B. J. Fogg is here to change your life—and revolutionize how we think about human behavior. Based on twenty years of research and Fogg’s experience personally coaching over 40,000 people, Tiny Habits cracks the code of habit formation. The Einstein of Behavior Science, Fogg guides you to find the small changes that can change everything in your life. In the Tiny Habits Method, you don’t set goals or track your behavior, or even need to be super motivated. Instead, with every chapter’s breakthrough discovery, you learn the powerful skills of change. Fogg’s research shows that transformation happens when we feel good about our successes instead of feeling bad about our failures. With Tiny Habits, it is easy to succeed and surprisingly fun to change.
On March 25, 1942, nearly a thousand young, unmarried Jewish women boarded a train in Poprad, Slovakia. Filled with a sense of adventure and national pride, they left their parents’ homes wearing their best clothes and confidently waving good-bye. Believing they were going to work in a factory for a few months, they were eager to report for government service. Instead, the young women—many of them teenagers—were sent to Auschwitz. Their government paid 500 Reich Marks (about $200) apiece for the Nazis to take them as slave labor. Of those 999 innocent deportees, only a few would survive. The facts of the first official Jewish transport to Auschwitz are little known, yet profoundly relevant today. These were not resistance fighters or prisoners of war. There were no men among them. Sent to almost certain death, the young women were powerless and insignificant not only because they were Jewish—but also because they were female. Now acclaimed author Heather Dune Macadam reveals their poignant stories, drawing on extensive interviews with survivors, and consulting with historians, witnesses, and relatives of those first deportees to create an important addition to Holocaust literature and women’s history.
This is the story of Ben Moon and his dog Denali. After Denali succumbed to cancer, Ben and a couple of filmmaker friends made a short film as a tribute to the beast that he admits helped form him into an adult. They didn’t expect much, but the film struck an intense chord with millions of viewers capturing powerfully the connection people all over the world have with their dogs. Denali tells the story behind the story. From the moment that Ben and Denali met in an adoption center in Oregon, through their adventures across the west in a van, through their shared struggles with a debilitating disease, Ben Moon’s memoir shows the many forms that friendship can take, and how it is one of the most powerful bonds in our lives.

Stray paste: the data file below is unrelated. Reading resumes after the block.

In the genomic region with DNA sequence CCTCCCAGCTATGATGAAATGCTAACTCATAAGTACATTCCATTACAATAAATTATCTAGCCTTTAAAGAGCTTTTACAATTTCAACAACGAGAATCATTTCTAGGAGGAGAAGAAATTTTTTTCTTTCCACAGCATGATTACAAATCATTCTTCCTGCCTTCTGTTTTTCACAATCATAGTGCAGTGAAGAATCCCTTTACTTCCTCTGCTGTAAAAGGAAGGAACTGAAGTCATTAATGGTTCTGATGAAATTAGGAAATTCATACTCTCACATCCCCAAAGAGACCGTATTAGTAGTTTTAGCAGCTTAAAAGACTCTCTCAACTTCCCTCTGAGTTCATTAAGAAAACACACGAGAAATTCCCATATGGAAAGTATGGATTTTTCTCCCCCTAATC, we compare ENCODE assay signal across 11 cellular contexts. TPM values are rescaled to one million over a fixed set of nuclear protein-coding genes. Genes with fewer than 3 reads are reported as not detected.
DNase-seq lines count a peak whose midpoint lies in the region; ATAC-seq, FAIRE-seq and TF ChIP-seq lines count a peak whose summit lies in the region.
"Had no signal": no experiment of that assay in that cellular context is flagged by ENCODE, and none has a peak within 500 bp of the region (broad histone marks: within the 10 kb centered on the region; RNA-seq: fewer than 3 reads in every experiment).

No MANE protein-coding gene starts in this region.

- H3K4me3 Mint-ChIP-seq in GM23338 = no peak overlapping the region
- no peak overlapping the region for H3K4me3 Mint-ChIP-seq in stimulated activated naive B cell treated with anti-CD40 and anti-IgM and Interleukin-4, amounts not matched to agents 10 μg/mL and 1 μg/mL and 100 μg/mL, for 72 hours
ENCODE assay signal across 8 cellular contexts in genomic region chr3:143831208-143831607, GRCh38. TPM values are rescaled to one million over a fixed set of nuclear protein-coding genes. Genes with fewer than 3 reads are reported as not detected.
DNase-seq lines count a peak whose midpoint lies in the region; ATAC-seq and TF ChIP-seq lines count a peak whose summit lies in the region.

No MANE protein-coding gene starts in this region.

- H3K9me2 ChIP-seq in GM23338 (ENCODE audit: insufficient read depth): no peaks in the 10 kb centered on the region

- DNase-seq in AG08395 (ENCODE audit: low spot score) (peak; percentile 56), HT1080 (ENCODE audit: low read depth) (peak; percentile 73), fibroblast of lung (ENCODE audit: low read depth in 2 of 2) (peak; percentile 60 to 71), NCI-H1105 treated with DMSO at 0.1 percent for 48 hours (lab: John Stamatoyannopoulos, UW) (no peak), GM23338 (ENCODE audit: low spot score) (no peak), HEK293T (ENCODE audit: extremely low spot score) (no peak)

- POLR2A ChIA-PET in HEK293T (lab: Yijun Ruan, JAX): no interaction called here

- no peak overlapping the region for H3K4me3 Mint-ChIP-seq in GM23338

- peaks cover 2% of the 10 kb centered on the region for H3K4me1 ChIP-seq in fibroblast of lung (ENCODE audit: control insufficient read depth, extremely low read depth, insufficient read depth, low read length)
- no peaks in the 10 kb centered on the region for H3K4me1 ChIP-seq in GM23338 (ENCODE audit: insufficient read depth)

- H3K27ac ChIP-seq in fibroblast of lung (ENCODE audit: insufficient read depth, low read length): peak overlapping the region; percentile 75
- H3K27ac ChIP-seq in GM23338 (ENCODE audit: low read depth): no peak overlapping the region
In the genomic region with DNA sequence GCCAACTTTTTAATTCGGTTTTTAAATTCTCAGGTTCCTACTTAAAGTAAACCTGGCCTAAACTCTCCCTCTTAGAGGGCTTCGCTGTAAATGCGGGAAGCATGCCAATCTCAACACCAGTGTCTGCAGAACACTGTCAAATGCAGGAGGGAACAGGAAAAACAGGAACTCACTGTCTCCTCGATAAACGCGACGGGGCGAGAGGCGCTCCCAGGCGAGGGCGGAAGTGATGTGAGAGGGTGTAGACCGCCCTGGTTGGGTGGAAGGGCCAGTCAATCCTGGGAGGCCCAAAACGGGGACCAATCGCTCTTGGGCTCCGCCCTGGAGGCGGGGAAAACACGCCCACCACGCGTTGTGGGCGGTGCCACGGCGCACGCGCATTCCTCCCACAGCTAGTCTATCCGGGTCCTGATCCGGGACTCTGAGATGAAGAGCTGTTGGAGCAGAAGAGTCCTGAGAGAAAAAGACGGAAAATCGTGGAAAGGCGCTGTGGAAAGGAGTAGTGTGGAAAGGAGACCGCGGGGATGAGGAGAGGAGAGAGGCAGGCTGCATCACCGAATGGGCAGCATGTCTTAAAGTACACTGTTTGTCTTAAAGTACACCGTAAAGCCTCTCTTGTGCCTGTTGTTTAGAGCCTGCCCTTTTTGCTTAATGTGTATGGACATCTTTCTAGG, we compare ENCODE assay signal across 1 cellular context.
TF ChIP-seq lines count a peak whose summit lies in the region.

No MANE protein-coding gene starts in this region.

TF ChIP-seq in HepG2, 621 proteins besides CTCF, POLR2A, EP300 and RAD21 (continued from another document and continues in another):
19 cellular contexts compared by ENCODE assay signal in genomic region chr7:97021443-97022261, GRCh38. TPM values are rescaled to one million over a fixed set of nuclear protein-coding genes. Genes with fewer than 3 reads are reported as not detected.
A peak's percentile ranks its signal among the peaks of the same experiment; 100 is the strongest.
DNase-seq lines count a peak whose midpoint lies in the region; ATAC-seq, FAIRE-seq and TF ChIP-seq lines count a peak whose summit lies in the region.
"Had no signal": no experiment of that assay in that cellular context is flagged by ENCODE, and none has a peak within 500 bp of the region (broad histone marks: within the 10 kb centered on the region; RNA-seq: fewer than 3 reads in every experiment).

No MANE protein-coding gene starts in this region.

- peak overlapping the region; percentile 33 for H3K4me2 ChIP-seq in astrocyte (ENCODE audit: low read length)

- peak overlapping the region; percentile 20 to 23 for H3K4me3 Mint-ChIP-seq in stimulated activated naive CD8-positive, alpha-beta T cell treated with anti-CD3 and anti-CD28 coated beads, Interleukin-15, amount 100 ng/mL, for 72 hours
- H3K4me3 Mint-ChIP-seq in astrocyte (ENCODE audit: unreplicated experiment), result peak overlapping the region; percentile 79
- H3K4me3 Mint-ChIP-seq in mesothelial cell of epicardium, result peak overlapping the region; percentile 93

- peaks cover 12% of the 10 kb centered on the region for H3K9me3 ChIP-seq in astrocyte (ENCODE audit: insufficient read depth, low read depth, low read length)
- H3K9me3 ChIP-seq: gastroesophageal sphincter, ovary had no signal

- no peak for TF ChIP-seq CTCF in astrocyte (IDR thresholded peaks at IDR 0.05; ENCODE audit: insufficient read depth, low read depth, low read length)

Brussels, 1943. Twelve-year-old street orphan Helene survives by living as a boy and selling copies of the country’s most popular newspaper, Le Soir, now turned into Nazi propaganda. Helene’s entire world changes when she befriends a rogue journalist, Marc Aubrion, who draws her into a secret network publishing dissident underground newspapers. Aubrion’s unbridled creativity and linguistic genius attract the attention of August Wolff, a high-ranking Nazi official tasked with swaying public opinion against the Allies. Wolff captures Aubrion and his comrades and gives them an impossible choice: use the newspaper to paint the Allies as monsters, or be killed. Faced with no decision at all, Aubrion has a brilliant idea: they will pretend to do the Nazis’ bidding, but instead they will publish a fake edition of Le Soir that pokes fun at Hitler and Stalin—giving power back to the Belgians by daring to laugh in the face of their oppressors. The ventriloquists have agreed to die for a joke, and they have only eighteen days to tell it. Told with dazzling scope, taut prose and devastating emotion, The Ventriloquists illuminates the extraordinary acts of courage by ordinary people forgotten by history—unlikely heroes who went to extreme lengths to orchestrate the most stunning feat of journalism in modern history.
A striking and surprising debut novel from an exhilarating new voice, Such a Fun Age is a page-turning and big-hearted story about race and privilege, set around a young black babysitter, her well-intentioned employer, and a surprising connection between them that threatens to undo them both.
Alix Chamberlain is a woman who gets what she wants and has made a living showing other women how to do the same. A mom to two small girls, she started out as a blogger and has quickly built herself into a confidence-driven brand. So, she is shocked when her babysitter, Emira Tucker, is confronted while watching the Chamberlain’s toddler one night. Seeing a young black woman with a white child out late, a security guard at their local high-end supermarket accuses Emira of kidnapping two-year-old Briar. A small crowd gathers, a bystander films everything, and Emira is furious and humiliated. Alix resolves to make it right.
But Emira herself is aimless, broke, and wary of Alix’s desire to help. At twenty-five, she is about to lose her health insurance, and has no idea what to do with her life. When the video of Emira unearths someone from Alix’s past, both women find themselves on a crash course that will upend everything they think they know about themselves, and each other.